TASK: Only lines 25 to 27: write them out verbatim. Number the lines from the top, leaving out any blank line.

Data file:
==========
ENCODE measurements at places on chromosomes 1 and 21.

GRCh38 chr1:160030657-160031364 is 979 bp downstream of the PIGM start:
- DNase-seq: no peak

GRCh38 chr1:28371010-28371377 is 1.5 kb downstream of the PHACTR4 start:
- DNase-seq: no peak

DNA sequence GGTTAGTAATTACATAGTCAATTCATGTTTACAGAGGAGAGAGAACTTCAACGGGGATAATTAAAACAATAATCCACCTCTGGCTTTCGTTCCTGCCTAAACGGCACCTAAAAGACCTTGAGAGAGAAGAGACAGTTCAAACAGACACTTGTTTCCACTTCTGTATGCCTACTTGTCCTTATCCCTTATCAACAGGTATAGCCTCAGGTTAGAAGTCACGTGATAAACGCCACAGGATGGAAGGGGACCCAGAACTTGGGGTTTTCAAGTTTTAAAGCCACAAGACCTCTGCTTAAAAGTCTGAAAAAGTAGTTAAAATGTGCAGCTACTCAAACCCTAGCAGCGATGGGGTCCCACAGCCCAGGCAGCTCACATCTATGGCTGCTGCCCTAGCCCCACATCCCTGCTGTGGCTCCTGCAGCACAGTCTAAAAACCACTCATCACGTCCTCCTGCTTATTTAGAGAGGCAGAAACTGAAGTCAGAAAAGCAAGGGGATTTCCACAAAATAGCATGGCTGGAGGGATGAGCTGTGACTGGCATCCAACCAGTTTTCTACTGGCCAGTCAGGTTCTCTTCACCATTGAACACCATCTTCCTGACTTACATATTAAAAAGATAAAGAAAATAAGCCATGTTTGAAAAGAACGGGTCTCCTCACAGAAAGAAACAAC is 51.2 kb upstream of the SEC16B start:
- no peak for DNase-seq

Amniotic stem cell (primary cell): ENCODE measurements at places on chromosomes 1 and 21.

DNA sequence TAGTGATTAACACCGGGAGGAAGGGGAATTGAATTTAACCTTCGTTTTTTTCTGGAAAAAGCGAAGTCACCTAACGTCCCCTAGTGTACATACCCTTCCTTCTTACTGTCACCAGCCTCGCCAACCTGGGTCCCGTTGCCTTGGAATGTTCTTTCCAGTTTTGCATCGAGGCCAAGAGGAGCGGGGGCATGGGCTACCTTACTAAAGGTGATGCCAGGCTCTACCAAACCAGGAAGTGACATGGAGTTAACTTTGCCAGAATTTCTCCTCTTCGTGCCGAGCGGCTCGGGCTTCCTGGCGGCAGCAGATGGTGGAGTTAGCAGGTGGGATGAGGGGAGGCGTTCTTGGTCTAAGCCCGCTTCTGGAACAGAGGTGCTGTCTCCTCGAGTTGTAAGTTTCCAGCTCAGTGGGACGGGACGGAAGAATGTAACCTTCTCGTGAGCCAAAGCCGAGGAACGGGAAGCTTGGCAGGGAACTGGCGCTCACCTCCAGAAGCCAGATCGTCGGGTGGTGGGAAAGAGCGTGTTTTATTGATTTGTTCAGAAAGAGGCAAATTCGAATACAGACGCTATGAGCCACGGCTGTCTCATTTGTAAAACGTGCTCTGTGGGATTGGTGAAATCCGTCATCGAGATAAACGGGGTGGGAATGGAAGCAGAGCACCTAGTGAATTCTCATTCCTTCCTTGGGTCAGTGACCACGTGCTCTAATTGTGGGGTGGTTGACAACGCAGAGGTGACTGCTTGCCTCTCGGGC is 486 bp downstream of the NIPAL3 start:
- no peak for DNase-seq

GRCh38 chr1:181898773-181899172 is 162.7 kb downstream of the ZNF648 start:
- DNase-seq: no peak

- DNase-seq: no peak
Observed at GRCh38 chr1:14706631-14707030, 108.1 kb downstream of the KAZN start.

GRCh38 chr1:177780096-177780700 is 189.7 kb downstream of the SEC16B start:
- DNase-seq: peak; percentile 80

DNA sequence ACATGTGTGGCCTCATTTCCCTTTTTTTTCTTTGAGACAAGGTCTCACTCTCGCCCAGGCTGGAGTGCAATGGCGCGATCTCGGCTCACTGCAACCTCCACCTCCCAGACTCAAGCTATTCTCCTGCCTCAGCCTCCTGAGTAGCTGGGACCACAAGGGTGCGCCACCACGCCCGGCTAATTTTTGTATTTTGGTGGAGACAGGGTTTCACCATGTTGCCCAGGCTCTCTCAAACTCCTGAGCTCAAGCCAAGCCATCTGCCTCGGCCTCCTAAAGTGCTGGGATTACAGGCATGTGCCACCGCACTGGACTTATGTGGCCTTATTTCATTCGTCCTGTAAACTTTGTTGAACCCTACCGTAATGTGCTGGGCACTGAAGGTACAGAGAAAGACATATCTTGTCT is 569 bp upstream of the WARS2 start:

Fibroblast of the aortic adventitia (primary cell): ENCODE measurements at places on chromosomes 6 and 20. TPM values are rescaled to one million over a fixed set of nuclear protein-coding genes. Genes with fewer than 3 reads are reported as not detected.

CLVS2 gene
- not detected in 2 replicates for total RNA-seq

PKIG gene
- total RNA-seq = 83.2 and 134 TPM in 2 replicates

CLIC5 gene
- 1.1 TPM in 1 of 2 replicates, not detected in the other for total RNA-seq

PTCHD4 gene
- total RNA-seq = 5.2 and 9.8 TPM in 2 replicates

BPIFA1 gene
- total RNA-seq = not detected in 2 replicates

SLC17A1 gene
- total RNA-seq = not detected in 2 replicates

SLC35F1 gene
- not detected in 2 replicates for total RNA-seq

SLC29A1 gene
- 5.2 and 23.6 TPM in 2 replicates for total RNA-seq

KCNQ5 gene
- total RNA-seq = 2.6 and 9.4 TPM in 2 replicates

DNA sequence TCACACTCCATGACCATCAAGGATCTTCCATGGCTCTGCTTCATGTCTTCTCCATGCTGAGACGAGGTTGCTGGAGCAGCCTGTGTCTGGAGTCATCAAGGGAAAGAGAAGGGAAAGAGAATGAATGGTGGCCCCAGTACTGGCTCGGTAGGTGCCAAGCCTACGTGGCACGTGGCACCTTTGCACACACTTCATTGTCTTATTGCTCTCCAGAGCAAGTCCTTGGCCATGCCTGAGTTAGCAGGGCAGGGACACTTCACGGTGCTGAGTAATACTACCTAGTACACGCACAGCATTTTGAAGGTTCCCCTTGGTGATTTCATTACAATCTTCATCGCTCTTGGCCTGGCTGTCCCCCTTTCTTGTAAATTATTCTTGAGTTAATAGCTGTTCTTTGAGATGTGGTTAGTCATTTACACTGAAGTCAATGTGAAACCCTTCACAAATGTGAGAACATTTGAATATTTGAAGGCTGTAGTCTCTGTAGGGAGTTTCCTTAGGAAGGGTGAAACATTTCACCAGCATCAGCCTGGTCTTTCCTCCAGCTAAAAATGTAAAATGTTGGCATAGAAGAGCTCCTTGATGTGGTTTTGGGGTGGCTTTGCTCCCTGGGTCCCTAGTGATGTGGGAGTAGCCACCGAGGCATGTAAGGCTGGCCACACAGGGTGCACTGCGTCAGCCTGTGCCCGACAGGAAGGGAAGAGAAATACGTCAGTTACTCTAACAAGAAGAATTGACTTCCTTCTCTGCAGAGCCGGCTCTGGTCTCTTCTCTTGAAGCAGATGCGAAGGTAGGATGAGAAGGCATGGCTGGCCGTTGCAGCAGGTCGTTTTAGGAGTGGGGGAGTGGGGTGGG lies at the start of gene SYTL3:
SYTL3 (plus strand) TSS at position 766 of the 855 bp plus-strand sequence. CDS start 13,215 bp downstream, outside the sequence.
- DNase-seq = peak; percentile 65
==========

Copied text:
PTCHD4 gene
- total RNA-seq = 5.2 and 9.8 TPM in 2 replicates

BPIFA1 gene